Just how should we handle qualitative requirements in system-design and enterprise-architecture? Should we, for example, reframe them into quantitative terms, as metrics – because it’s a lot easier to keep track of ‘measurable things’?
Over the past couple of days I’ve been having a great Twitter back-and-forth on this with Catherine Walker, with a bit of brief assistance from Dave Snowden and Sally Bean. The start-point was a Tweet by Catherine, quoting software-guru Tom Gilb at a conference on Lean Systems Development:
- transageo: “Keep on drilling down and decomposing until measurability becomes obvious” @imtomgilb
Hmm, yes, very ‘Tom Gilb’, that… – in fact looking back at some old notes, I discovered that I’d had a fairly big argument with him at the Unicom-EA conference in September last year about exactly this point. His theme there was that we should describe every requirement in a quantitative or measurable form; my response then, and now, is that, yes, in principle we can do that, but whether we should do that is a very different question – and in many cases the answer would be a most definite ‘No’.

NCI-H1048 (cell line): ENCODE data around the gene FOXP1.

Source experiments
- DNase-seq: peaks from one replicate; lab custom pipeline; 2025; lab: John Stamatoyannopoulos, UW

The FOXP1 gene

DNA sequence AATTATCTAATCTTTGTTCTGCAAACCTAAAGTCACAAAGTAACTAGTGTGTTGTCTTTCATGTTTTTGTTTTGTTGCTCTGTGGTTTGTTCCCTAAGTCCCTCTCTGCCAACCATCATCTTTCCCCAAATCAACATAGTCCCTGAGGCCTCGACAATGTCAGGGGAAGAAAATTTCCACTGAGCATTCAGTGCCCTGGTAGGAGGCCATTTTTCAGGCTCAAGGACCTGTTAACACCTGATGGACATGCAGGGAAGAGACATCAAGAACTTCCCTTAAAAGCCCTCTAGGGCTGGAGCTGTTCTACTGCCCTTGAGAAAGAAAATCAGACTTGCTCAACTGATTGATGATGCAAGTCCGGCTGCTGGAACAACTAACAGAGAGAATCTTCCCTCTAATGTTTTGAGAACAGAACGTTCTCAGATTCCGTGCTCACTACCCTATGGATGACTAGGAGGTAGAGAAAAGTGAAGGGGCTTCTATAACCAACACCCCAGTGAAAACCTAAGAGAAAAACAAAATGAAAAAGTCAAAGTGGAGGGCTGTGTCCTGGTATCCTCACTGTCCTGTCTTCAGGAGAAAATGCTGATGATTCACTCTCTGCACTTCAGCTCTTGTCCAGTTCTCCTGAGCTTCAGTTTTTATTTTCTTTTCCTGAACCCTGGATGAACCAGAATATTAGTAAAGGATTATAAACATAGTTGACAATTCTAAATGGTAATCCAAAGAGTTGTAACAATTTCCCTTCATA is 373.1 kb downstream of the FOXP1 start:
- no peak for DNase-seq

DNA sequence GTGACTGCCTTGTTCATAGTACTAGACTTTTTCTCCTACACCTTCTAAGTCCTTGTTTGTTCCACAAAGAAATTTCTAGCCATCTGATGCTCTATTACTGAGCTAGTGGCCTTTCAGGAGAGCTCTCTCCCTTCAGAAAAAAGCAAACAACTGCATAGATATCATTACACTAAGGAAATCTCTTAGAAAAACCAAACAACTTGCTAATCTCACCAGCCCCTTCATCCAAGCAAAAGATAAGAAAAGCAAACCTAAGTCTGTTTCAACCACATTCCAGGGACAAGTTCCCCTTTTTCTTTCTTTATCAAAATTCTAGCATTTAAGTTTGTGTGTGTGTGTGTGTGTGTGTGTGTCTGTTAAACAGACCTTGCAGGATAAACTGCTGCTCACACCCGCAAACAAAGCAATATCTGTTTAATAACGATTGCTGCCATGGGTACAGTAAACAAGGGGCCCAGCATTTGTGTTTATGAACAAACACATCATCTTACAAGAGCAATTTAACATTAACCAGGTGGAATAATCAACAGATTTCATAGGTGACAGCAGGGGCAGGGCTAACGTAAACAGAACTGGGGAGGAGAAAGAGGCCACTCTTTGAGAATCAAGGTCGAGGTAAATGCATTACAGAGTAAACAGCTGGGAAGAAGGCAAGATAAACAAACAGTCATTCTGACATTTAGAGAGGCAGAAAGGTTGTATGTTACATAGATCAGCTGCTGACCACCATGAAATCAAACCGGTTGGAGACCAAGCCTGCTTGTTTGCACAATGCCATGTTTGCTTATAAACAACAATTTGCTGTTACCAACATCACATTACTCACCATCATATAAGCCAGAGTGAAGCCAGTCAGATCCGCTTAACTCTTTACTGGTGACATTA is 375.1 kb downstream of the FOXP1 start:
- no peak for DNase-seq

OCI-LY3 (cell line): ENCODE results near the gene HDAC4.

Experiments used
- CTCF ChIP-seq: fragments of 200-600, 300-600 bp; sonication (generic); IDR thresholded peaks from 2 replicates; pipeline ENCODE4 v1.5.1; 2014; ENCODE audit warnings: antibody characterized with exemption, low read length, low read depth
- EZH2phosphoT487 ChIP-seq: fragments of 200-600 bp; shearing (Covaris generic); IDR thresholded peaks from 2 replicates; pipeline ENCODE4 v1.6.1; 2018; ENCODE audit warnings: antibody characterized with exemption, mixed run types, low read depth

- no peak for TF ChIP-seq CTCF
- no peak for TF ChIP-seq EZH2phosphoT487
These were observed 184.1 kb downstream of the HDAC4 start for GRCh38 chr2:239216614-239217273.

Part of the reason I say this is that whilst many system-designers would focus on the functional requirements, much of architecture is ‘non-functional’, in that it often depends on so-called ‘non-functional’ or qualitative elements – and those qualitative requirements need to be kept intact, without being fragmented by overly-insistent analysis. Catherine Walker unintentionally highlighted what is perhaps the deeper problem here in another quote from Tom Gilb:
- transageo: “Selling an engineering culture to people steeped in a craftsmanship culture” (paraphrasing @imtomgilb)
Sorry, but this is dear old John Zachman’s beloved metaphor of ‘engineering the enterprise’ all over again: valid enough when used exclusively within a software-engineering context, but completely the wrong metaphor in any human context, and hence in many (most?) qualitative-contexts too…
Okay, yes, I take the point about ‘a craftsmanship culture’, by which I presume he means a technical-culture with little or no understanding or discipline with formal-rigour. But in essence we covered that in the previous post here: and in real-world practice the problem is often not too little engineering-style formal-rigour, but too much of it – or rather, applied too much to the exclusion of everything else. The problem, in fact, is usually the almost exact opposite of Tom Gilb’s phrasing above: the need to build awareness of craftsmanship and respect for the uncertainties of ‘It depends…‘ amongst people so steeped in engineering-culture that who can’t or won’t acknowledge that no amount of analysis can ‘solve’ inherently-irreducible complexity.